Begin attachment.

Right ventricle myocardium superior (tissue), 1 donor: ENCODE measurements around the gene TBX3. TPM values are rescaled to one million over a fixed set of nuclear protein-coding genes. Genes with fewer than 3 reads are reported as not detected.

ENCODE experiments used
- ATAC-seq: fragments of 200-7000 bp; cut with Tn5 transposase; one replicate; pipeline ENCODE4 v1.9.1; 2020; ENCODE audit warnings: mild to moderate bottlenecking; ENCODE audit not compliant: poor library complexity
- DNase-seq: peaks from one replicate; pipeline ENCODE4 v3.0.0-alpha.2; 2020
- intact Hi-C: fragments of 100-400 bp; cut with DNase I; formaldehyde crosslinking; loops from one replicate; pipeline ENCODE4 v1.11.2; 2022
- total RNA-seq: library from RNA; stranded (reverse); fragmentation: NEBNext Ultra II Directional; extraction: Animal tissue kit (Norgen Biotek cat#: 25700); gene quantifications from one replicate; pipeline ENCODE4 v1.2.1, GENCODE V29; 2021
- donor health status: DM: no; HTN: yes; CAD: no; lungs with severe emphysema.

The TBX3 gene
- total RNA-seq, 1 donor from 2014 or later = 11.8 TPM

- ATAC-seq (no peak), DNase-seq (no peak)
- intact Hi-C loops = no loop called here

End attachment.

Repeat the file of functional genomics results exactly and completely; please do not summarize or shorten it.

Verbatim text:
Right ventricle myocardium superior (tissue), 1 donor: ENCODE measurements around the gene TBX3. TPM values are rescaled to one million over a fixed set of nuclear protein-coding genes. Genes with fewer than 3 reads are reported as not detected.

ENCODE experiments used
- ATAC-seq: fragments of 200-7000 bp; cut with Tn5 transposase; one replicate; pipeline ENCODE4 v1.9.1; 2020; ENCODE audit warnings: mild to moderate bottlenecking; ENCODE audit not compliant: poor library complexity
- DNase-seq: peaks from one replicate; pipeline ENCODE4 v3.0.0-alpha.2; 2020
- intact Hi-C: fragments of 100-400 bp; cut with DNase I; formaldehyde crosslinking; loops from one replicate; pipeline ENCODE4 v1.11.2; 2022
- total RNA-seq: library from RNA; stranded (reverse); fragmentation: NEBNext Ultra II Directional; extraction: Animal tissue kit (Norgen Biotek cat#: 25700); gene quantifications from one replicate; pipeline ENCODE4 v1.2.1, GENCODE V29; 2021
- donor health status: DM: no; HTN: yes; CAD: no; lungs with severe emphysema.

The TBX3 gene
- total RNA-seq, 1 donor from 2014 or later = 11.8 TPM

- ATAC-seq (no peak), DNase-seq (no peak)
- intact Hi-C loops = no loop called here